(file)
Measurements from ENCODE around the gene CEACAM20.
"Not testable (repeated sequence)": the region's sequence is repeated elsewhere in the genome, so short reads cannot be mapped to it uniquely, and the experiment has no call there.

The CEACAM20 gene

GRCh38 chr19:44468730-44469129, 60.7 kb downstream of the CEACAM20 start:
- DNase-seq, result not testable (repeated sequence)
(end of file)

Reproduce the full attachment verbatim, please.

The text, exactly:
Measurements from ENCODE around the gene CEACAM20.
"Not testable (repeated sequence)": the region's sequence is repeated elsewhere in the genome, so short reads cannot be mapped to it uniquely, and the experiment has no call there.

The CEACAM20 gene

GRCh38 chr19:44468730-44469129, 60.7 kb downstream of the CEACAM20 start:
- DNase-seq, result not testable (repeated sequence)